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Wireless provider abandoned trademark

Where a wireless provider used the mark “SIMPLY PREPAID” deliberately and continuously from 2002-08, it obtained common-law rights in the mark. But because the provider then effectively abandoned the mark, the use of the mark by a different telecommunications company didn’t constitute trademark infringement.


This long-running trademark dispute concerns the ownership of the mark SIMPLY PREPAID. Simply Wireless alleges that T-Mobile has infringed its common law ownership of the SIMPLY PREPAID mark; and based on that contention has asserted claims for: (1) trademark infringement under the Lanham Act (Count One); (2) trademark infringement under Virginia law (Count Two); (3) unfair competition, passing off, trade name infringement, trademark infringement and false designation of origin under the Lanham Act (Count Three) and the common law (Count Four) and (4) trademark dilution under the Lanham Act (Count Five).

T-Mobile contends that since Simply Wireless discontinued its use of the SIMPLY PREPAID mark prior to T-Mobile’s first use of the mark, it now has priority over the mark’s use. Both sides have filed cross motions for summary judgment.

Common law

Simply Wireless contends that by virtue of its actual first use in 2002 of SIMPLY PREPAID, which it contends is a “distinctive mark,” it has priority over T-Mobile’s subsequent first use in June 2014. In response, T-Mobile argues that Simply Wireless lacks ownership of the mark for two separate reasons: (1) Simply Wireless fails to show continuous use of the mark from 2002 up to and until T-Mobile’s first use in June 2014 and (2) Simply Wireless had abandoned the mark, thereby allowing T-Mobile to take ownership of the mark and become the senior user.

To establish common law trademark ownership of the mark, Simply Wireless need only establish that it (1) used the mark first and (2) that such use was deliberate and continuous, not sporadic, casual or transitory. The court finds that Simply Wireless sufficiently established that it had engaged in “deliberate and continuous” use of the SIMPLY PREPAID Mark from 2002-08 and therefore acquired certain common law rights in the mark as the first or senior user of the mark.

Nevertheless, the court concludes, as a matter of law, that Simply Wireless failed to “use” the mark, as that term is defined in the Lanham Act, from 2009 to July, 2012, and failed to rebut the mandatory inference of intent not to resume use established by those more than three-and-a-half years of non-use. Accordingly, as a matter of law, Simply Wireless abandoned the mark as of 2012 and it did not accrue a new protectible ownership interest through its intermittent, limited use of the mark during a nine-month period from late-July 2012 to April 2013 or through its subsequent use. For the above reasons, the court grants summary judgment in favor of defendants on Count Four.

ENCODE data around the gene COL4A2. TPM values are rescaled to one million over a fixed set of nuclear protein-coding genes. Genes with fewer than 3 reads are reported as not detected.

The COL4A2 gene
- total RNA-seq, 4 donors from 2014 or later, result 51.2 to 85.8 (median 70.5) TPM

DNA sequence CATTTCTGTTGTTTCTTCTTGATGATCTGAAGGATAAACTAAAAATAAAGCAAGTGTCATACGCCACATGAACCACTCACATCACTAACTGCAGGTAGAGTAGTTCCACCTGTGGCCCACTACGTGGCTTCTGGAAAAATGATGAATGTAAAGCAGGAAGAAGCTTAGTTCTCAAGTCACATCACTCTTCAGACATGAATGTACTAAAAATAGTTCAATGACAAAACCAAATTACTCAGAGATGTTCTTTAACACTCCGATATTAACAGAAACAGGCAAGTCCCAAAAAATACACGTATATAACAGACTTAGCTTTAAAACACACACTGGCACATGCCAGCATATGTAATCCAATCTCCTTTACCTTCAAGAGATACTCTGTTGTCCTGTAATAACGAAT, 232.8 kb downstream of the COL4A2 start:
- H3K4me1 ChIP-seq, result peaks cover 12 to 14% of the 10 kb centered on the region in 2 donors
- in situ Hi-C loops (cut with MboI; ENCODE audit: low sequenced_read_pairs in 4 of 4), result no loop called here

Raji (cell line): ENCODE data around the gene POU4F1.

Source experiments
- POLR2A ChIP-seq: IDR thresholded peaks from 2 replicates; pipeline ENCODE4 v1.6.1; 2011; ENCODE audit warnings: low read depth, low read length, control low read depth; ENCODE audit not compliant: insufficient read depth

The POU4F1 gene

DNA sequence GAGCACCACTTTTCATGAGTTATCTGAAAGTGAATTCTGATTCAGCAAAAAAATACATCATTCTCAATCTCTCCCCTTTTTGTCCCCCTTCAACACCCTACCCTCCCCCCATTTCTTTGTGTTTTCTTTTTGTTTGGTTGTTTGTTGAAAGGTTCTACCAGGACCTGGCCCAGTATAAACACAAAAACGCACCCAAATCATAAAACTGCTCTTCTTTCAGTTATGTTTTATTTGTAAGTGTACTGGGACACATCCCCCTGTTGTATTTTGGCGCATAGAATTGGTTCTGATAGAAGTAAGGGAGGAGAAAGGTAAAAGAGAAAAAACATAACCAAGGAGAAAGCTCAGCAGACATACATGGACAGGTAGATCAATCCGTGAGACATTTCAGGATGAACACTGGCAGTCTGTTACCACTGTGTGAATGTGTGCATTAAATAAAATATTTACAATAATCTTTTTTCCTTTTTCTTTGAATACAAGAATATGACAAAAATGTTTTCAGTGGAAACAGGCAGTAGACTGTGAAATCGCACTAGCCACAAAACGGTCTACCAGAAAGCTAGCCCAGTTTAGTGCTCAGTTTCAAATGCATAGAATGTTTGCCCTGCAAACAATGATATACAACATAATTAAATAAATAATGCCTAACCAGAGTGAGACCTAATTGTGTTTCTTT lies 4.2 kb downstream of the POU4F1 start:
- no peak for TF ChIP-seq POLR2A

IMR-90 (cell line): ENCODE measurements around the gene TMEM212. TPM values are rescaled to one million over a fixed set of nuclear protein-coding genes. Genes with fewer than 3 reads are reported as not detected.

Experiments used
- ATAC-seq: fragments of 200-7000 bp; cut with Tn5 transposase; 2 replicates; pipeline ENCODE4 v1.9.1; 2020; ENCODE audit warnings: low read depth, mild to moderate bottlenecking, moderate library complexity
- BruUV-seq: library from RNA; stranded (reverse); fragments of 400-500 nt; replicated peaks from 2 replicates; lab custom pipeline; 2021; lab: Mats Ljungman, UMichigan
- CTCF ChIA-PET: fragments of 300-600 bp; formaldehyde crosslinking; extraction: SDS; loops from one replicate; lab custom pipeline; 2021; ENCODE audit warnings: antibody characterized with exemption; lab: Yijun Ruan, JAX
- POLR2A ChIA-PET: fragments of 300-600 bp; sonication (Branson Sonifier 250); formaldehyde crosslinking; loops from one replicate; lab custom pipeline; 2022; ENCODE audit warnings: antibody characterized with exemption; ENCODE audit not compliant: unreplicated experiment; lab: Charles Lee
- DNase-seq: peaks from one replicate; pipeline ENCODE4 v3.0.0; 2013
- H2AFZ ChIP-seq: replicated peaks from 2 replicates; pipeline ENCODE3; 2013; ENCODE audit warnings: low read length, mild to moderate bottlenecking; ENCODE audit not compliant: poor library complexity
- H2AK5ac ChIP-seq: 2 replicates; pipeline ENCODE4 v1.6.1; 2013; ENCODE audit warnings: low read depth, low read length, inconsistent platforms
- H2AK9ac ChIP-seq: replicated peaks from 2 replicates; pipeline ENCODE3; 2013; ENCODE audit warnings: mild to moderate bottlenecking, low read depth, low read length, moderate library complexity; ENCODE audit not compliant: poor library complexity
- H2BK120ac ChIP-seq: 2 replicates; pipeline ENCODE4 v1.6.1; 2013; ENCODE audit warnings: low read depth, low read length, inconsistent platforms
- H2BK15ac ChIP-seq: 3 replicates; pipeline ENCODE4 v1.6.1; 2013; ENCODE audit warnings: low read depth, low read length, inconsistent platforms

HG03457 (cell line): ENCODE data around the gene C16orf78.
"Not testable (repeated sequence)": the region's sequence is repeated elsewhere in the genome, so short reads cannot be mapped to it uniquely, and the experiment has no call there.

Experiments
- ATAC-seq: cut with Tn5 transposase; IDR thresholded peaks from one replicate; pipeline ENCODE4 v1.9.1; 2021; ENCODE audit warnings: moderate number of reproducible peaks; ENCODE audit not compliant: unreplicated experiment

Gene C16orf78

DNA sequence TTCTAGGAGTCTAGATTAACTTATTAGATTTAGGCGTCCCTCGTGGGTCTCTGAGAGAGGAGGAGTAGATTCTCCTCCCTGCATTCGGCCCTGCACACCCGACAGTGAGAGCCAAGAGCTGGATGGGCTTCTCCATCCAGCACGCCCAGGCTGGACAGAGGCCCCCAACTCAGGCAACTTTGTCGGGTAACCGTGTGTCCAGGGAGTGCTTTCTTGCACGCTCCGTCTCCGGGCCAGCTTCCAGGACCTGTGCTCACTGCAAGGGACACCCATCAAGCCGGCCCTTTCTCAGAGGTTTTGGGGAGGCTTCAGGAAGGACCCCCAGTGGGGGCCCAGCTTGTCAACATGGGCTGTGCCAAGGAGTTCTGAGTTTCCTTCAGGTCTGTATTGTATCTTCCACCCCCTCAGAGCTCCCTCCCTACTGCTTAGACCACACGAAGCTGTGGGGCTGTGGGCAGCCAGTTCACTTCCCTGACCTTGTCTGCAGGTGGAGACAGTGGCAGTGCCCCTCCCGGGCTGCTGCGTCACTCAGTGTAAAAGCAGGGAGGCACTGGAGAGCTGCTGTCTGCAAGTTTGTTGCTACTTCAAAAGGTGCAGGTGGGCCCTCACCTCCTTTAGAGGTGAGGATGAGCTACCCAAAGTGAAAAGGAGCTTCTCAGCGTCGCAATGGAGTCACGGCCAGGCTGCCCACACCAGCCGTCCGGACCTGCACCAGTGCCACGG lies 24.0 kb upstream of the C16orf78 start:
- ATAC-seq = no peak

Remaining claims

Simply Wireless’s Counts One and Three concern trademark infringement under the Lanham Act; Count Two is a claim of trademark infringement under Virginia Code § 59.1-92.1. These counts may be considered together, because “[t]he test for trademark infringement and unfair competition under the Lanham Act is essentially the same as that for common law unfair competition under Virginia law.”

Critical to claims of trademark infringement under the Lanham Act and the Virginia Code is ownership of a mark. Here, Simply Wireless never registered the SIMPLY PREPAID mark before T-Mobile’s first use or its own registration application, which, if Simply Wireless had, would have granted Simply Wireless a presumption of ownership.

And, for the reasons stated above concerning common law ownership, Simply Wireless cannot otherwise show that it owns the mark, which precludes these claims. Accordingly, the court grants summary judgment in favor of defendants on Counts One, Two and Three. Finally Simply Wireless has abandoned its dilution claim. The court will therefore enter judgment in favor of defendants on Count Five.

Plaintiff’s motion for summary judgment denied. Defendant’s motion for summary judgment granted.

Simply Wireless Inc. v. T-Mobile US Inc., Case No. 1:21-cv-00597, Nov. 1, 2022. EDVA at Alexandria (Trenga). VLW 022-3-492. 30 pp.

VLW 022-3-492